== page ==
Recently, I did a video about algorithms and whether it was a good idea to learn it or not. I see a lot of programmers making much noise about how to learn algorithms and well… In the end, it might not be ALL OF THIS for you to worry about it so much.
I know this topic divides opinions on the internet. Some programmers might say that learning algorithms will definitely make your career stand out from the crowd, while others might say that you should not invest your time in learning algorithms because it is useless.
An algorithm is a self-contained step-by-step set of operations to be performed. Algorithms perform calculation, data processing, and/or automated reasoning tasks. So, a lot of programmers started to ask me: Okay John, how do I learn algorithms after all?
In this video, I'll provide you the best resources on the internet for learning algorithms and everything you need to know.
Hey, what's up? It's John Sonmez from simpleprogrammer.com. I have a question here that a lot of people have been asking lately since I did this video on “Do I need to learn algorithms?” Now, the question is “How to learn algorithms?” Obviously, that was—I must have known that was coming. This question is from Ryss and he says, “I want to be able to know the best approach to efficiently learn and apply algorithms.” Okay. Pretty simple, straightforward question. I don’t know if I can give you the best approach, but I'll give you some ideas here.
I've recommended this before. I'm going to start with what I think is probably the best—I'm just going to give you resources here. I'm not going to go into a whole spiel about this. If you want to see how to actually learn algorithms and whatnot, I do have a Pluralsight course on job interviews where I talk about that and show you the actual technical process of doing it, but I'm going to give you some resources in this video.
The first one is this blogpost that I've mentioned before. It's from Raywenderlich.com. I actually interviewed him on this channel. He's a really cool guy. I got to meet him in person. He built a huge blog, by the way, and it's called “How to be a better developer with programming challenges.” You can check out that blogpost there and that's got a ton of resources. This is probably the best resources I found. It has a roundup of all the stuff that you can do to learn algorithms, especially algorithms that you would use in programming tests, online whiteboard, or whiteboard programing and online coding interviews, basically. I think that's probably the best group of resources that I found.
Now, next, I'm going to recommend one that I recommended a lot that I got my start on which is topcoder.com. You can check it out here and I did a lot of competitions, and I learned algorithms and how to create algorithm from Top Coder. You can just go into the single—It's called single room matches algorithms competition. They have a practice room there where you can practice on tests and you can actually compete as well, but that's a great way. Then I'm going to give you a site that a lot of companies use for programming challenges and you can do like, I think, one free one per month and you can look through some of their stuff. I think there might be even a plan for you to practice on, which is called codility.com. I highly recommend them. It's a good site. They have really good challenges and you can get a certificate actually if you can pass it in a certain amount of time or something. I forget. I did it a long time ago and got certificates if they still do that.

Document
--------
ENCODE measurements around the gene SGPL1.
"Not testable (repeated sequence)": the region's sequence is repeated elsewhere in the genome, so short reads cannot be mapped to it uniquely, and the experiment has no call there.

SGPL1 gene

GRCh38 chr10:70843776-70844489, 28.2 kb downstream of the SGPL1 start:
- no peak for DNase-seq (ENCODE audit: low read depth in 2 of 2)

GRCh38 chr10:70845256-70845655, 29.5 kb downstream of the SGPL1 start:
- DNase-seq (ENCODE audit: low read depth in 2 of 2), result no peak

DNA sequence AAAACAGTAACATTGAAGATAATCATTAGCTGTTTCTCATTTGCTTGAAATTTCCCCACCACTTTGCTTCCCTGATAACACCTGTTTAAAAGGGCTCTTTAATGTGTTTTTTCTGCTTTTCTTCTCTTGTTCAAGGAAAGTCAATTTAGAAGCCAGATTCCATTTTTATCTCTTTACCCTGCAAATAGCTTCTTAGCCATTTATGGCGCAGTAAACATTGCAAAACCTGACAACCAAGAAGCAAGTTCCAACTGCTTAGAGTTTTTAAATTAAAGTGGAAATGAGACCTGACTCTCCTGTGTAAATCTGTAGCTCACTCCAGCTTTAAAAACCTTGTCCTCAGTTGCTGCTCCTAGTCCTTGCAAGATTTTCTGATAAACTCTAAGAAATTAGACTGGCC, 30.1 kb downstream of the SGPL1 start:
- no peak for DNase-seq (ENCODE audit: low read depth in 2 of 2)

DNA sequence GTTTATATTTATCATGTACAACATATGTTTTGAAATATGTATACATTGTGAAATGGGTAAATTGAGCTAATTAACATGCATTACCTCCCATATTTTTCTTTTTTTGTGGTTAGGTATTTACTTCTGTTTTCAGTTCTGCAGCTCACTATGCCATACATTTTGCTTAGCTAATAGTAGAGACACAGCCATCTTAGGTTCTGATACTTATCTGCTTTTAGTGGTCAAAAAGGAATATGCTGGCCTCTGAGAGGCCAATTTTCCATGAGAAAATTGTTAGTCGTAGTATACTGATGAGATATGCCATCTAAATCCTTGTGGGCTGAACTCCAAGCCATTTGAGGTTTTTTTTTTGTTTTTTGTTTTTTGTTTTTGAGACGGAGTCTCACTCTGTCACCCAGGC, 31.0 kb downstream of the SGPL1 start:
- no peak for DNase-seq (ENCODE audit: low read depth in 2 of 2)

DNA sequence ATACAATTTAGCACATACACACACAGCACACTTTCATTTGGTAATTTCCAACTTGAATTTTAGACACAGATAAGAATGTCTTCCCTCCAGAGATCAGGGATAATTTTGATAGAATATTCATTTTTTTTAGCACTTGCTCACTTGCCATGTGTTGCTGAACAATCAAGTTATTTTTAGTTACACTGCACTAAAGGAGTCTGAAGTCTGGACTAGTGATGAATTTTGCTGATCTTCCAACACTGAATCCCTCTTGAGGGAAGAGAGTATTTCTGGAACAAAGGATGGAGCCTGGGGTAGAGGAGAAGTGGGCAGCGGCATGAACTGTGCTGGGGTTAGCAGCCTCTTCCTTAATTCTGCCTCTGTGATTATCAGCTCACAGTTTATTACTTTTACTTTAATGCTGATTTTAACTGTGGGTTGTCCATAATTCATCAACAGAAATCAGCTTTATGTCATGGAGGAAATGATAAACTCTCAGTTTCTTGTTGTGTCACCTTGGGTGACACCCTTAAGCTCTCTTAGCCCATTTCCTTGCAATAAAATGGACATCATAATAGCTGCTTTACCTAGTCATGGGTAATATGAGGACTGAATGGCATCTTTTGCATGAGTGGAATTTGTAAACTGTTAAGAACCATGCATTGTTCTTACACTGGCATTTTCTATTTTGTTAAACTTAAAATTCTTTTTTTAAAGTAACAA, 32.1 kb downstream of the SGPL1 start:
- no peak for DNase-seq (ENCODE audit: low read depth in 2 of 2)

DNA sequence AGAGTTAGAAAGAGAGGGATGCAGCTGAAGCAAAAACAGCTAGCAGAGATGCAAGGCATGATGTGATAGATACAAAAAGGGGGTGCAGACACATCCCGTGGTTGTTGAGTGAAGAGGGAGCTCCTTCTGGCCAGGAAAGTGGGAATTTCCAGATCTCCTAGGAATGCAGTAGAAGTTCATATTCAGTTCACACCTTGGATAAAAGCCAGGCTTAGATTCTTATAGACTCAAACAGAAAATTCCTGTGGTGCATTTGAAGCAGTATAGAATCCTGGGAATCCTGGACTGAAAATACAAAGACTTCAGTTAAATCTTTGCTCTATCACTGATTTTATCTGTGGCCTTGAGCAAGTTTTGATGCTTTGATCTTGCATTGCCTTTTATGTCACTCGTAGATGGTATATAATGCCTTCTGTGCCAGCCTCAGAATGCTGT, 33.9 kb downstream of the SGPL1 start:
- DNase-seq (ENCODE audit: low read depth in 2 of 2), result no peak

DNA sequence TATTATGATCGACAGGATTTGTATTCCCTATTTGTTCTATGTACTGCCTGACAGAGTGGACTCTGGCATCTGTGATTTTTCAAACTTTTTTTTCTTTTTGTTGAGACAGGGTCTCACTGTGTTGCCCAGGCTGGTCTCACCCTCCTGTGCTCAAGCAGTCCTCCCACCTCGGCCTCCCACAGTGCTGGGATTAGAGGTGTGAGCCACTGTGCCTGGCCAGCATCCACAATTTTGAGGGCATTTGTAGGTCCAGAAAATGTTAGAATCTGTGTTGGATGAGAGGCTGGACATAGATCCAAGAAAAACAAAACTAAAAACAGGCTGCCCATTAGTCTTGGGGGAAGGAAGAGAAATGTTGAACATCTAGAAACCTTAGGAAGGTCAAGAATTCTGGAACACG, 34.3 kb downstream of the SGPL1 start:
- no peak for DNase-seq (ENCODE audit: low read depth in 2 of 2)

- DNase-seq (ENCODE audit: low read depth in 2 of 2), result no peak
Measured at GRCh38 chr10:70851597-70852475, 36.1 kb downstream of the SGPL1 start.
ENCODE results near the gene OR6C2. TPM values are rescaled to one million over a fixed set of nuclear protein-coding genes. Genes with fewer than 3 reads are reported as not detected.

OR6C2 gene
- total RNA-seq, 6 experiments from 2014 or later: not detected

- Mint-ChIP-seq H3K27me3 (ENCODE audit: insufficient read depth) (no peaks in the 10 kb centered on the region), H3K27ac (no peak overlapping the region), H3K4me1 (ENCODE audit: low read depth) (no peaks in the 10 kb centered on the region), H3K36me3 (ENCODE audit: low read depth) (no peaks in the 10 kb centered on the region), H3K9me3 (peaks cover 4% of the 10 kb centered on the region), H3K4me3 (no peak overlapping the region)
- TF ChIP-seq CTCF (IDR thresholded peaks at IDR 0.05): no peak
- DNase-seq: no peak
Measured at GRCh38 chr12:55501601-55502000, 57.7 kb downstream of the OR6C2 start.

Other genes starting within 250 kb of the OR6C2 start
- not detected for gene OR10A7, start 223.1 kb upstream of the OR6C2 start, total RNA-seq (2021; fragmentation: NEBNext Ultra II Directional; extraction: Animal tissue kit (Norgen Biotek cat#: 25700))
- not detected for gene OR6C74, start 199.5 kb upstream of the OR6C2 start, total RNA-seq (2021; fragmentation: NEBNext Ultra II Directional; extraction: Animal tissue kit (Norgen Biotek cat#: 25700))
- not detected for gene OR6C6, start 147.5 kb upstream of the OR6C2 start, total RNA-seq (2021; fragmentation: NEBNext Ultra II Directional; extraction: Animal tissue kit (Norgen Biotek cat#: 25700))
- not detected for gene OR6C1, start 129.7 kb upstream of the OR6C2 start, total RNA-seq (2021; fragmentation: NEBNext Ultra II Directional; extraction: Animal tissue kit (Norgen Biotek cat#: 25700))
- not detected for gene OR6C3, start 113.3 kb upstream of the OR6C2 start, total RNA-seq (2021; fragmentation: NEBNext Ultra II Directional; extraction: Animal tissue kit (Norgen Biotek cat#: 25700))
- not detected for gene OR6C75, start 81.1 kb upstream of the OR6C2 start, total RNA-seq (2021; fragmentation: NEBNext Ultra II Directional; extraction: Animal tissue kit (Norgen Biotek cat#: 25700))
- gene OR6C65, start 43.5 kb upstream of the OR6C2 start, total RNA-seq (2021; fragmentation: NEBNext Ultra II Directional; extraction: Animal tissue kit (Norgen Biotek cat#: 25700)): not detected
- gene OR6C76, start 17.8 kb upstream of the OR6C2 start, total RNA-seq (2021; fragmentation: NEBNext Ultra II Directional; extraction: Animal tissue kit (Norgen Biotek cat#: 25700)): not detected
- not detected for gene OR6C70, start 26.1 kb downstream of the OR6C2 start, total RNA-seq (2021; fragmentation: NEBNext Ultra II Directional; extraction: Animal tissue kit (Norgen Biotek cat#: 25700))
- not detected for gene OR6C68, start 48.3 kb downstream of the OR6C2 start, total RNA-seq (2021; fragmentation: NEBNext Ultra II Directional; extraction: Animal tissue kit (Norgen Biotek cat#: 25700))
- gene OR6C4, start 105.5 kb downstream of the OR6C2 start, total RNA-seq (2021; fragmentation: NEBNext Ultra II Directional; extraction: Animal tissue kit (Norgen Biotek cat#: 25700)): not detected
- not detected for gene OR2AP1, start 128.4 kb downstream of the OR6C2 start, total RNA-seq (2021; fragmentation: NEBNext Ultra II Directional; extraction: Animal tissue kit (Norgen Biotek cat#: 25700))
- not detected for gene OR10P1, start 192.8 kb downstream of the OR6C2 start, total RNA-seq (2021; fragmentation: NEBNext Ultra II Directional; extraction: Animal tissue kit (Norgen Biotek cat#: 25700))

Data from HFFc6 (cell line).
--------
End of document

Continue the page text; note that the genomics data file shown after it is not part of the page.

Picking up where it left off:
Then I'm going to give you 2 books here. The first one is called Cracking the Coding Interview and this is a really, really good book. It's obviously number one in Amazon in software development and I can't seem to just place it with my book. Hey, it's because it's a good job and it talks about coding interviews. It's got tons of information on the types of algorithms. If you go through that book and you go through and you do the exercises and the practice problems in there, you're going to be good at algorithms. I promise you. It's just a guarantee thing. I would highly, highly recommend that one.
Then finally, I'll give you kind of an old school book on this which is called Programming Pearls which you can find here. This is kind of an old school book. It's got a lot of interesting algorithm type of problems. Some of them are really, really difficult and it involve memory and optimization. A lot of stuff. Kind of different than the typical challenges that you might see in a coding interview, but will actually help you more in the job environment in developing algorithms and understanding algorithms.
That's it. I think those are probably the best resources, like I said, that Ray Wenderlich, one that I had given you at the beginning. That's probably got the most up to date of all. There's a bunch of different coding challenging sites and stuff like that, but that's going to be the best way to learn algorithm. You just got to do it. You just got to do code it up. Like I said, if you want to see me doing algorithms, if you want to see me teaching how to do algorithms, I do have a segment in my Pluralsight course on developer job interviews that you can check out and I show you how to do that. I'll probably do some kind of video actually, maybe on here or something or maybe a course showing how to do that. When I have time. I've got so many different projects I need to do.
I hope that helps you. If you got a question for me, you can email me at firstname.lastname@example.org. If you like this video, I have a simple request for you which is to click that Subscribe button below. I would definitely appreciate it. Hopefully, you'll appreciate it as you get my videos everyday that I produce for you. I'll talk to you next time. Take care.